- "For readers unfamiliar with this writer's work, this slender volume, deftly translated by Jay Rubin, may serve as a succinct introduction to his imaginative world, embodying in miniature the pleasures and frustrations of his fiction: its ability to turn spiritual fatigue and other modern states of mind into resonant fables, as well as its tendency to devolve into whimsy and willful abstraction." - Michiko Kakutani, The New York Times
- "(U)nexpectedly powerful, a collection of stories, slender and small as a hand, about the emotional after-shocks of the 1995 earthquake in Kobe. (...) Even if After the Quake has nothing to say about Murakami, which it certainly does, I'd gladly settle for what it says about us." - Jeff Giles, The New York Times Book Review
- "For an author who has employed many daydreaming protagonists in his novels, Murakami’s message is clear: make hay before the next quake, because the next cataclysm is around the corner." - Jason Picone, Review of Contemporary Fiction
- "This is a slim book, but you'll need to read it twice. (...) This is breathtakingly close to a flawless book, but in a very modest way." - Laura Miller, Salon
- "That narrative action, that of the accidental turn, in this case the earthquake, that leads to new fortune, recurs in a number of these wonderfully inventive stories. (...) These stories, both mysterious and yet somehow quite familiar, may have the same effect on you, living, as we all are now, with the possibility of imminent disaster." - Alan Cheuse, San Francisco Chronicle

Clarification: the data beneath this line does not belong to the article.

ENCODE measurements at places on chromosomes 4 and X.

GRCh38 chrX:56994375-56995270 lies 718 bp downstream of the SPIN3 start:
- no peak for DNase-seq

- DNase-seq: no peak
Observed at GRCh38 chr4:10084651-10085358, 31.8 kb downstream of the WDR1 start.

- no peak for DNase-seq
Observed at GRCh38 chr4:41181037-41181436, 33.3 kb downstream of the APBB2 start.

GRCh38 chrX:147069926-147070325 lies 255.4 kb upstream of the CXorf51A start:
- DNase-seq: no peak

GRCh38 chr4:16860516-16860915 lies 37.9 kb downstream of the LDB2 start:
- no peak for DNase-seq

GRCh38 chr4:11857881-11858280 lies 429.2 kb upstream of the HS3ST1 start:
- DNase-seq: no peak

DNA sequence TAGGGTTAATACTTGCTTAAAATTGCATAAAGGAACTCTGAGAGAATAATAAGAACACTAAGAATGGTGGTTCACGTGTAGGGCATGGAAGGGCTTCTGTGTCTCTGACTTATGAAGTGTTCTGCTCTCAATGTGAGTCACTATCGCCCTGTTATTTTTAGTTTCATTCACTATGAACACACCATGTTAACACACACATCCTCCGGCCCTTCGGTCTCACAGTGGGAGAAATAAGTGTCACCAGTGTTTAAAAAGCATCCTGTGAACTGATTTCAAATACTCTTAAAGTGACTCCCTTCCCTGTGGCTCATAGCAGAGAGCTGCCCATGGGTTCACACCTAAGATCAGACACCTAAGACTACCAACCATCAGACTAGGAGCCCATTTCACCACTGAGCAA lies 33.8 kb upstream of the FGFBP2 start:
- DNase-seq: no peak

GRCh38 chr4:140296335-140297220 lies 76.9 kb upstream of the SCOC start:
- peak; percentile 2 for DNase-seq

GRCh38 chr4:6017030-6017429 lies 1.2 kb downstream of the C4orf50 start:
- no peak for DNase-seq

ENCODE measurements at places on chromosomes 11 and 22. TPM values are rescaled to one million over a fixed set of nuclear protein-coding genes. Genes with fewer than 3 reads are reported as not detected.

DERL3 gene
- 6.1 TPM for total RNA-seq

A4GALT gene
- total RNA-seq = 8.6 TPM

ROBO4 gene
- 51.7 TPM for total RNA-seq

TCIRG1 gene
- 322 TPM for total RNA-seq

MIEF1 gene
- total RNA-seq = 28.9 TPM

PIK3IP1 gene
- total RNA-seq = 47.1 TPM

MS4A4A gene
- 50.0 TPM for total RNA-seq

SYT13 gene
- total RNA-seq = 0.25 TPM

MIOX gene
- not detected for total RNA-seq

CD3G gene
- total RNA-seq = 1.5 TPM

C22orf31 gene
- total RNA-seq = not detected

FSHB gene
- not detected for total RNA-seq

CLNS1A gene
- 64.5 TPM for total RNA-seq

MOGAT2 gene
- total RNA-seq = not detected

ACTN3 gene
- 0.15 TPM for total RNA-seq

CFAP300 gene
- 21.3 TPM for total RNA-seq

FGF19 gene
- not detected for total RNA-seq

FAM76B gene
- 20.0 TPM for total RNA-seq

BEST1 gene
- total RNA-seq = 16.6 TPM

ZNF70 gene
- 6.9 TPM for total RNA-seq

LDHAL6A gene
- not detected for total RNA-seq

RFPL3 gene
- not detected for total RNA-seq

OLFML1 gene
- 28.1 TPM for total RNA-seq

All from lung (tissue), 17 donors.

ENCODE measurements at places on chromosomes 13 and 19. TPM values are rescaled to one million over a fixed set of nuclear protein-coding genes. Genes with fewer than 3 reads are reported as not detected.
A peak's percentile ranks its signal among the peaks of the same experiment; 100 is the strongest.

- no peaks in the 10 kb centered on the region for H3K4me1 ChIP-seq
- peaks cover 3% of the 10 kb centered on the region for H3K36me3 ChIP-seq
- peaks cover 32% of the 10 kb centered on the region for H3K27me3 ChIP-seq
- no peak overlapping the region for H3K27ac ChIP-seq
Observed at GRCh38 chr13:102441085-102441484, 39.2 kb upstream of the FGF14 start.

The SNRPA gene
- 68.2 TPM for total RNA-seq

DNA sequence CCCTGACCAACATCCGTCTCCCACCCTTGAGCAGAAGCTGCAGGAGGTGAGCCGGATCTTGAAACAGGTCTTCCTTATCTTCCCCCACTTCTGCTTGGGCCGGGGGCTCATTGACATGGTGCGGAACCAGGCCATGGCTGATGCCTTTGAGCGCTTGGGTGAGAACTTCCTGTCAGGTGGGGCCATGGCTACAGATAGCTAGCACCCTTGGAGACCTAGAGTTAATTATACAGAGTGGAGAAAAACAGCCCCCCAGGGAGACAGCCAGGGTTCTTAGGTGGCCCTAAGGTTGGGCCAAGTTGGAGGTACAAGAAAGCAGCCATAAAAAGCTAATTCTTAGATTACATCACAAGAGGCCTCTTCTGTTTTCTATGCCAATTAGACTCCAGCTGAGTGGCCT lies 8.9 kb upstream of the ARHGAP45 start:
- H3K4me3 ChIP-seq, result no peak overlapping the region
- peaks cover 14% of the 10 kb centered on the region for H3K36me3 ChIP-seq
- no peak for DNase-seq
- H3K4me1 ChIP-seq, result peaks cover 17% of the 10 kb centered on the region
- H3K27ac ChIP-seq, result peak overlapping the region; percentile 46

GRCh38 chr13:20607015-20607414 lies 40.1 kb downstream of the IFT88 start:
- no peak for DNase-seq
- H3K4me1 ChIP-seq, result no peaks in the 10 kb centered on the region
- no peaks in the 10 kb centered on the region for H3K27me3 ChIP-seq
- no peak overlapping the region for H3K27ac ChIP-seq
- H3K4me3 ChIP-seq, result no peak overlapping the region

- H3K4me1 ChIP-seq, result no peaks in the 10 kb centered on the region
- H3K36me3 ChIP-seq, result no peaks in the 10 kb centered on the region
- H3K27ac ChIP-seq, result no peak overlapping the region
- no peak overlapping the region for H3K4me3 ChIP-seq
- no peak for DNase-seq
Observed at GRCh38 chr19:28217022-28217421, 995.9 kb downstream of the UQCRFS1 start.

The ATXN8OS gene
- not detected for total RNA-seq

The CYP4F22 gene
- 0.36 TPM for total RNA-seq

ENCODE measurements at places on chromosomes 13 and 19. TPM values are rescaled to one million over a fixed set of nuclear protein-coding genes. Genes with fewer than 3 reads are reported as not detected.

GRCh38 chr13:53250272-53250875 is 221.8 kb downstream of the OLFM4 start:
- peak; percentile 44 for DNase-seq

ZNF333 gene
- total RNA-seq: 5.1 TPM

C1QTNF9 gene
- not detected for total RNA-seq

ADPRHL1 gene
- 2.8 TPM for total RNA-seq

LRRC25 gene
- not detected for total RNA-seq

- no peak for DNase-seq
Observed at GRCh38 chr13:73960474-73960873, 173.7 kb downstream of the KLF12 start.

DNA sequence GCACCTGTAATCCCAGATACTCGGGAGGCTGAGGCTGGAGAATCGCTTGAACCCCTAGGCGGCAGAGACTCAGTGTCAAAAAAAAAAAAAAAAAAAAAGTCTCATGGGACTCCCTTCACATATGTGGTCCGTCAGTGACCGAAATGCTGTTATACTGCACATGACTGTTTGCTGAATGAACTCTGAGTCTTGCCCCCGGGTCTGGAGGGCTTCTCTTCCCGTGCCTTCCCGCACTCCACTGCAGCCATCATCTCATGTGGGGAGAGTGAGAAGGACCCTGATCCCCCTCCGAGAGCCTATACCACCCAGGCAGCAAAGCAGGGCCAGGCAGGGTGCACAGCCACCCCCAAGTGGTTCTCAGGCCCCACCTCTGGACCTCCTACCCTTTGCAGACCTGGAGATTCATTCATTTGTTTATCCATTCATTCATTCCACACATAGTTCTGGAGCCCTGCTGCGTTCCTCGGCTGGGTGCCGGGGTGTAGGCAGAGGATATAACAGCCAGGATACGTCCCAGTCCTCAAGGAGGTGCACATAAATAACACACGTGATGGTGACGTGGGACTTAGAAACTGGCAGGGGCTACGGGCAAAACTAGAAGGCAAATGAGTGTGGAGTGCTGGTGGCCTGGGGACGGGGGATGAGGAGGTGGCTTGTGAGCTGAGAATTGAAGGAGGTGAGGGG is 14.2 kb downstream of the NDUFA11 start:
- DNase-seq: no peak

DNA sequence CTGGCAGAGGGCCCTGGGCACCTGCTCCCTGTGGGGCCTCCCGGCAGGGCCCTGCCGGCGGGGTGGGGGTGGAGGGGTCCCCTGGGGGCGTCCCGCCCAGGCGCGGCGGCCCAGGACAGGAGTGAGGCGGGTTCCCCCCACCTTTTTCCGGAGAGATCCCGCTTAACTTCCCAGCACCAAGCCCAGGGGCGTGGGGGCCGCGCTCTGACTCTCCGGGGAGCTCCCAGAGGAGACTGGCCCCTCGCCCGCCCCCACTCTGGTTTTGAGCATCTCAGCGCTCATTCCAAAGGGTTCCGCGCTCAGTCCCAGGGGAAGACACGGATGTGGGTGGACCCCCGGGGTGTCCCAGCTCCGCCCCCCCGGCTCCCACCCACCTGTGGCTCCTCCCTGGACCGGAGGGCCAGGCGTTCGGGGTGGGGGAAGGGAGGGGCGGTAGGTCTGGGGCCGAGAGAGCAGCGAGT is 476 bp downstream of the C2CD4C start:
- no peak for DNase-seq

- "What makes him a great writer is not his ability to create characters that we could imagine meeting, their internal lives a blend of pop culture references and enigmatic angst, it is the way in which we are drawn into their world and become emotionally involved in their stories." - Matthew Crockatt, The Times
- "From the very beginning we are clearly in Murakami Land. (...) This change of consciousness is the subject of After the Quake, in which Murakami's fiction retains its imaginative integrity while putting on a more consoling and public face." - Christopher Taylor, Times Literary Supplement
- "Die beträchtliche Spannung der Erzählungen lebt folgerichtig aus der Drohung wie aus der Verheißung der Brüche. Das Ende kann eine neue Liebe, ein gemeinsamer Selbstmord, eine erfolgreiche Gottsuche, der Aufbruch aus seelischer Erstarrung sein. Doch Murakami lässt mit seiner auffälligsten Eigenschaft als Erzähler das Ende zumeist offen: einem beobachteten Gleichmut, der von der katastrophischen Zuspitzung absticht und die Traumatisierung kompensiert, aber nicht mit einer sorgsam gepflegten narzisstischen Coolness-Attitüde verwechselt werden darf." - Ludger Lütkehaus, Die Zeit
Please note that these ratings solely represent the complete review's biased interpretation and subjective opinion of the actual reviews and do not claim to accurately reflect or represent the views of the reviewers.